Last week, the U.S. president signed the 2018 Farm Bill, which included changes to federal law governing growing and distributing hemp. The bill removes hemp from the list of Schedule I controlled substances that includes heroin, cocaine and marijuana.
The new law also moves regulatory authority for hemp from the Food and Drug Administration (FDA) to the Department of Agriculture. Except when it doesn’t.
On Thursday, FDA Commissioner Scott Gottlieb issued a statement regarding the agency’s regulation of hemp and hemp-derived products. He puts the money quote right up front:
Just as important for the FDA and our commitment to protect and promote the public health is what the law didn’t change: Congress explicitly preserved the agency’s current authority to regulate products containing cannabis or cannabis-derived compounds under the Federal Food, Drug, and Cosmetic Act (FD&C Act) and section 351 of the Public Health Service Act. In doing so, Congress recognized the agency’s important public health role with respect to all the products it regulates. This allows the FDA to continue enforcing the law to protect patients and the public while also providing potential regulatory pathways for products containing cannabis and cannabis-derived compounds.
For makers of hemp products, this means that the FDA treats products containing cannabis or cannabis-derived products just as the agency treats other products it regulates, “meaning they’re subject to the same authorities and requirements as FDA-regulated products containing any other substance.”
Gottlieb remarks further:
[The FDA continues] we continue to be concerned at the number of drug claims being made about products not approved by the FDA that claim to contain [cannabidiol] CBD or other cannabis-derived compounds. Among other things, the FDA requires a cannabis product (hemp-derived or otherwise) that is marketed with a claim of therapeutic benefit, or with any other disease claim, to be approved by the FDA for its intended use before it may be introduced into interstate commerce. … Additionally, it’s unlawful under the FD&C Act to introduce food containing added CBD or THC into interstate commerce, or to market CBD or THC products as, or in, dietary supplements, regardless of whether the substances are hemp-derived.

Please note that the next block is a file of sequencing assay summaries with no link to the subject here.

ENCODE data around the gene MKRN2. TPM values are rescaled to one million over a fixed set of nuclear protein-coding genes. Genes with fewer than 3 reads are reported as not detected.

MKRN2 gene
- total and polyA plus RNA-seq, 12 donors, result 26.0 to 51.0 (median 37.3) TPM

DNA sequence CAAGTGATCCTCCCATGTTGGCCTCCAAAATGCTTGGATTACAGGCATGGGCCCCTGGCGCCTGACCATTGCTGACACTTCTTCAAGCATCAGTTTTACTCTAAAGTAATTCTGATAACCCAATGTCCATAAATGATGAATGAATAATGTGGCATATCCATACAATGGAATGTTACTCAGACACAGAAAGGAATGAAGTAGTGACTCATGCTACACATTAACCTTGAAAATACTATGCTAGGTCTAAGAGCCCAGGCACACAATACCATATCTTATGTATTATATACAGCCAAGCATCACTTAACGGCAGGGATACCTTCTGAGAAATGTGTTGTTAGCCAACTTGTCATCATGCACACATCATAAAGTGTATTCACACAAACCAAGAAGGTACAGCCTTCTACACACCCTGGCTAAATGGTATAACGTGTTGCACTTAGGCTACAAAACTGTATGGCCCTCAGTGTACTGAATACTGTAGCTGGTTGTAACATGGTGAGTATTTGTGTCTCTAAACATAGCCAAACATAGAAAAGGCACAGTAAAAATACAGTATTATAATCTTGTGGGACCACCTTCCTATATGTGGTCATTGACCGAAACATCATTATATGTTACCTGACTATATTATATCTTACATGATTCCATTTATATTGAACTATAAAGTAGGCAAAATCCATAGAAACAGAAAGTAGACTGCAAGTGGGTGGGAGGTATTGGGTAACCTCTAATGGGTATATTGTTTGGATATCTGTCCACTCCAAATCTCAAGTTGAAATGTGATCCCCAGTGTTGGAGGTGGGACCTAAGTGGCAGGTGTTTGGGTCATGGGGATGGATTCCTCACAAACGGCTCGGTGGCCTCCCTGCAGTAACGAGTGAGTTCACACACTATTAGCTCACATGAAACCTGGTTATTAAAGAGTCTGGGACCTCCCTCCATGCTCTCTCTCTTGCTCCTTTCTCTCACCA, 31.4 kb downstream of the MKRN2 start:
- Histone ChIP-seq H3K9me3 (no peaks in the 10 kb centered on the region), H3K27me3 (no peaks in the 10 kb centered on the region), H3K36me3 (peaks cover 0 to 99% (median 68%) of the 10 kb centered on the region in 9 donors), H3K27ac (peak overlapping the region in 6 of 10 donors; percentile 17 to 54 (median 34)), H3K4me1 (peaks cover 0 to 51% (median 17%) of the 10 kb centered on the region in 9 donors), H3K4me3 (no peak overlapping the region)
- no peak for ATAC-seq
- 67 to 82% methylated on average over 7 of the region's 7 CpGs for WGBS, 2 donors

Hemp differs from its better-known sibling only in its concentration of delta-9 tetrahydrocannabinol [THC], the psychoactive ingredient in marijuana that produces the plant’s famous high. The difference between the concentrations of THC in hemp and marijuana is significant. The most highly concentrated strains of recreational marijuana contain 25% to 30% THC while medical marijuana typically contains 5% to 20% THC. Industrial hemp may not contain more than 0.3% of THC by weight.
Michael McGuffin, president of the American Herbal Products Association, told Green Market Report:
[T]he Commissioner’s emphasis on the legal requirements that must be met for food additives or new dietary ingredients (NDIs) is a clear signal of FDA’s thinking, and we should not be surprised if any forthcoming FDA action focuses on compliance with the law’s provisions for NDI notifications for supplement ingredients, and for hemp ingredients used in foods to meet the provisions to establish these as generally recognized as safe (GRAS) under the law
The same day that Gottlieb released his statement the FDA announced that it had completed an evaluation of three hemp seed-derived food ingredients and added all three to its list of GRAS products. The three products, made by Fresh Hemp Foods, are hulled hemp seeds, hemp seed protein powder, and hemp seed oil.
Among other things, the FDA is trying to protect consumers from companies illegally selling CBD products that claimed to prevent, diagnose, treat, or cure serious diseases, such as cancer. Some of these products also violated the FD&C Act because they were marketed as dietary supplements or because they involved the addition of CBD to food.
Visit the FDA website to read Gottlieb’s full statement.